Ohio State Sociology In the News
Dr. Chris Knoester and PhD candidate James Tompsett paired with Education scholar Kirsten Hextrum (Oklahoma), author of the new book Special Admission, to write about what their research says regarding social class and the likelihood of becoming a college athlete, in The Conversation. Based on their collaborative research, they emphasize community effects, family investments, and know-how as mechanisms. Congrats Chris and James!
Dr. Mike Vuolo’s research on the public perception of risk involved with heroine use and what effect the expanded availability of Narcan has on those perceptions, was published in Ohio State News: https://news.osu.edu/naloxone-access-doesnt-make-heroin-seem-less-risky/. Congrats Mike!
- As a note, Columbus, OH residents can receive a free Narcan kit through Columbus Public Health’s Initiative: Columbus & Franklin County Addiction Plan (the kit comes with two doses and full instructions and is mailed in a plain white package). More info and the request form can be found here: https://columbus.gov/cfcap/
Lecturer Charlie LoFaso is participating in a two-day workshop entitled "Building Evidence for Effective Investigations A collaborative workshop to identify research needs." He is one of the 25-30 researchers/practitioners invited to participate. The panel is sponsored by the George Mason University's Center for Evidence-Based Crime Policy. His panel takes place on the second day and is titled: "Role of citizens/community in investigations". Congrats Charlie!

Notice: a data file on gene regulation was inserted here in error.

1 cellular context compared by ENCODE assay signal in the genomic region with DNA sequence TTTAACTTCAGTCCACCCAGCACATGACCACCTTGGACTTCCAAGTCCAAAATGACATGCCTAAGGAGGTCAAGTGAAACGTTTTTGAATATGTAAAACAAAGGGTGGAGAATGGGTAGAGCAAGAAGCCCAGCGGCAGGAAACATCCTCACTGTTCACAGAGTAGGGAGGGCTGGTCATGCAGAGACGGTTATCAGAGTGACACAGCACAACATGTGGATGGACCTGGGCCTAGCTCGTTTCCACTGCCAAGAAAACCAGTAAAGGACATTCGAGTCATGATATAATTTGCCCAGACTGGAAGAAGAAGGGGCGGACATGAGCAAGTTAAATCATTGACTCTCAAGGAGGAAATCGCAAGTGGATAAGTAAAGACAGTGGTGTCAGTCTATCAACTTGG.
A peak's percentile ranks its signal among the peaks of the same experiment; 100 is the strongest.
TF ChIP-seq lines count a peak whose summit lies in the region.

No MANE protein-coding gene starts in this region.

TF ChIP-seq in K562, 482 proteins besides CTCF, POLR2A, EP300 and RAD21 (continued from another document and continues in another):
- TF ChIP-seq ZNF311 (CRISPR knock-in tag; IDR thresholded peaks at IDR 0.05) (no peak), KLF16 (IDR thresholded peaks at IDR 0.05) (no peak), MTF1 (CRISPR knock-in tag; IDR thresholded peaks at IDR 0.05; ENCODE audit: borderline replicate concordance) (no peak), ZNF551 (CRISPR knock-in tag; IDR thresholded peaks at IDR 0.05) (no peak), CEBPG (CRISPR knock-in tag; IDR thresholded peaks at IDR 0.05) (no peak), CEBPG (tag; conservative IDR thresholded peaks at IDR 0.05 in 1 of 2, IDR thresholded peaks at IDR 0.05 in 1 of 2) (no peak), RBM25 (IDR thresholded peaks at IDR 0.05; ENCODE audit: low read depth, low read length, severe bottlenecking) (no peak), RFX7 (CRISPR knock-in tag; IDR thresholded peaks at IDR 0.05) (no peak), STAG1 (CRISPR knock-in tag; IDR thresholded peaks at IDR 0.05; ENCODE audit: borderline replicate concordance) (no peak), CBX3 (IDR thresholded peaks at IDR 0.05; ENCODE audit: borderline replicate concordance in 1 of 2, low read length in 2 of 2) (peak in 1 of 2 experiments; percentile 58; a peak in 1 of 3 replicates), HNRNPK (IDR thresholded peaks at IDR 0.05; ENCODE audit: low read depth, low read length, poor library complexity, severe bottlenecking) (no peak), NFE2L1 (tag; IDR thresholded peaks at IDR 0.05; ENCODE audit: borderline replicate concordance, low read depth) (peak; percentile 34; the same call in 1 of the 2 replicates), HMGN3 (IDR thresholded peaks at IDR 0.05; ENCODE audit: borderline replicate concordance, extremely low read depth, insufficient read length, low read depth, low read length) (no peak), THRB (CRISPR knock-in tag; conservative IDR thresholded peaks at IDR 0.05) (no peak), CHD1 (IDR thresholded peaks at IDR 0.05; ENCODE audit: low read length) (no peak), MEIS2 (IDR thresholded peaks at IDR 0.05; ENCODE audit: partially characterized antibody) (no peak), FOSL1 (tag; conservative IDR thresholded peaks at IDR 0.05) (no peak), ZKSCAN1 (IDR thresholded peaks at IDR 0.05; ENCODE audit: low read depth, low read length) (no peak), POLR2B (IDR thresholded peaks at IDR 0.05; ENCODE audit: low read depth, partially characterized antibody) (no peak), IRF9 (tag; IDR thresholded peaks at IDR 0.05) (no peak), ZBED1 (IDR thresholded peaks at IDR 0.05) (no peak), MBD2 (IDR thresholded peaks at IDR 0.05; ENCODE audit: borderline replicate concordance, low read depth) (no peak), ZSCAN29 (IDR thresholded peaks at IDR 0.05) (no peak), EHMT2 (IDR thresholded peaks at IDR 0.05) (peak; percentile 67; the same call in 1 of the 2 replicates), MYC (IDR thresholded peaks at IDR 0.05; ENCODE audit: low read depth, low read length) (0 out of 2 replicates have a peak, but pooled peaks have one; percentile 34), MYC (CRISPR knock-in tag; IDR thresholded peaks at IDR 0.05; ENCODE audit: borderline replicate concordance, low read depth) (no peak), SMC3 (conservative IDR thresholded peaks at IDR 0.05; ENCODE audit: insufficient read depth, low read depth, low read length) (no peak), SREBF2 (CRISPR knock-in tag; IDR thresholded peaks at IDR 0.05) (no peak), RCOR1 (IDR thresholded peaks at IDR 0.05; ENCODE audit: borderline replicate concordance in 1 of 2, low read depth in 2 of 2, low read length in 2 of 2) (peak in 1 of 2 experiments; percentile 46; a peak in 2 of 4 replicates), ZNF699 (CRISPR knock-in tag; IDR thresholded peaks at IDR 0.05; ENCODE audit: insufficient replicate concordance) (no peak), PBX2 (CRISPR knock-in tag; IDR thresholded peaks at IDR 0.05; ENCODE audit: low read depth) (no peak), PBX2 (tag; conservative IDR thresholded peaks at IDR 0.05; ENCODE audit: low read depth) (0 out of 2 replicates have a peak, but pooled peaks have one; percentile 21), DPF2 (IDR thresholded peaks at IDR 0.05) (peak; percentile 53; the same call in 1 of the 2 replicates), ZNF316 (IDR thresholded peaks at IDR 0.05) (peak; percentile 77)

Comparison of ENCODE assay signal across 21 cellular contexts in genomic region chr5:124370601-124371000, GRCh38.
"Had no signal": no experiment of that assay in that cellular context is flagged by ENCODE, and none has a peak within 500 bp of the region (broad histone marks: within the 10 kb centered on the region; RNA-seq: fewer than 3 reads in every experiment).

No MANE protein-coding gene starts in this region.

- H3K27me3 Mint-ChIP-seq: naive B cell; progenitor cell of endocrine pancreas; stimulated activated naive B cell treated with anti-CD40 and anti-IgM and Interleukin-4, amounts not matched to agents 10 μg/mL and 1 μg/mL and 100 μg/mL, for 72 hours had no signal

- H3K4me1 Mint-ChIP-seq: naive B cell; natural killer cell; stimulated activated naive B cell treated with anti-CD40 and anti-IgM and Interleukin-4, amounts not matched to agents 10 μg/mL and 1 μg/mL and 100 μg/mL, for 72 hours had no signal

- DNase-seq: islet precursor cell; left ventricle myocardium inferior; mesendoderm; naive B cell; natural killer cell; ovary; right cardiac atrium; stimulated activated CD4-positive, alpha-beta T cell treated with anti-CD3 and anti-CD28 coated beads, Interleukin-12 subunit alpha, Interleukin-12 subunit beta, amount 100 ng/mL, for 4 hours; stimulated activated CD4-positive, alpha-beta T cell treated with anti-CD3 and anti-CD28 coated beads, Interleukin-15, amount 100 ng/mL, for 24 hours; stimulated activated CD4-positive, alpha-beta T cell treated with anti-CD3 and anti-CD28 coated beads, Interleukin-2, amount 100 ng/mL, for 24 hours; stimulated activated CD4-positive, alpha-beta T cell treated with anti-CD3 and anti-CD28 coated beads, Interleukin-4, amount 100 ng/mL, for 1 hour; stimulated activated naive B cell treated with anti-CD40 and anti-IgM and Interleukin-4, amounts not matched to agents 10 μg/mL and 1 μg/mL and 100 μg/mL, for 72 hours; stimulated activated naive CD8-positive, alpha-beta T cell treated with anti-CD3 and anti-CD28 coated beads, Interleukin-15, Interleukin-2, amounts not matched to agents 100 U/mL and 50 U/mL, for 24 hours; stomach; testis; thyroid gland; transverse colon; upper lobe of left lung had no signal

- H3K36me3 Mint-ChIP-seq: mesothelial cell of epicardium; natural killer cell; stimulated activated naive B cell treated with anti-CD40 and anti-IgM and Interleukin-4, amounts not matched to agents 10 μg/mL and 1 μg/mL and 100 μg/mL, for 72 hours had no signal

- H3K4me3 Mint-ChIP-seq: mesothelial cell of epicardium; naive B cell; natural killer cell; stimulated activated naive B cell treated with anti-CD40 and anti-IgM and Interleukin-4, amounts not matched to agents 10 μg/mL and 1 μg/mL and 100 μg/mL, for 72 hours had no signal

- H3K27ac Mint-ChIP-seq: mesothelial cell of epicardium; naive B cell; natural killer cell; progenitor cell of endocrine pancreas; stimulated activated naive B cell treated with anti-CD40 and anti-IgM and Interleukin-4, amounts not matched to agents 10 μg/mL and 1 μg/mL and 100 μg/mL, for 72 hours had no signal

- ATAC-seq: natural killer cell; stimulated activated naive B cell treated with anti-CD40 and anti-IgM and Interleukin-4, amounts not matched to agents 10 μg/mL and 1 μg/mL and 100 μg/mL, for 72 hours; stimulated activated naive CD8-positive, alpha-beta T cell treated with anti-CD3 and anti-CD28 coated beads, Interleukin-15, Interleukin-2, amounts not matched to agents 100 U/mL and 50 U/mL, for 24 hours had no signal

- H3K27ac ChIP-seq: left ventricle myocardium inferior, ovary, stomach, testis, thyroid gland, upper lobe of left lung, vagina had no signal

PhD candidate Coralia Balasca was awarded a grant from the OSU Center for Ethnic Studies to support her dissertation work looking at the heterogeneity in social ties and health outcomes for US immigrant populations. Congrats Coralia!
Undergraduate Sociology major Allison Dang, participated in the second annual Diversity Mini Case Study Competition on Saturday, Oct. 2. The competition, hosted by The Center for Career and Professional Success, helps students develop necessary skills for addressing professional issues of discrimination, systemic racism and exclusion, or scenarios where employees need to respond to actions or words from their employer. This year, the winning case focused on gender discrimination in the workplace, and was presented by four ASC students: Allison Dang (Sociology), Hale Tobin (Biochemistry), Troylonda Bachus (African American Studies, History, Political Science), and Mya Baynes (Neuroscience, Pre-Med). Allison credited Dr. Claudia Buchmann and the Sociology Department for her win:
“Thank you also for your amazing teaching and lessons in Sociology 3463. Your course (and the rest of my sociology courses) played a major role in our success, as I used the literature review skills I learned to help find research to back our presentation and proposal. It also sped up the process of building our proposal, as I already knew the baseline sociological theories and research that could help guide our project and did not have to start from scratch. We actually used specific papers that I read for previous sociology courses also. So really, thank you and the sociology department for giving me the foundation to succeed in this event!"
Recent alumna Dr. Sadé Lindsay (Cornell) has been awarded 1st place in the American Society of Criminology Gene Carte Student Paper Awards for a paper derived from a chapter of her dissertation, titled, “The Prison Credential Dilemma: How Racial Discrimination and Contradictory Signals Shape Post-Prison Employment.” It is the highest honor for student scholarship given by the association. Congrats Sadé!
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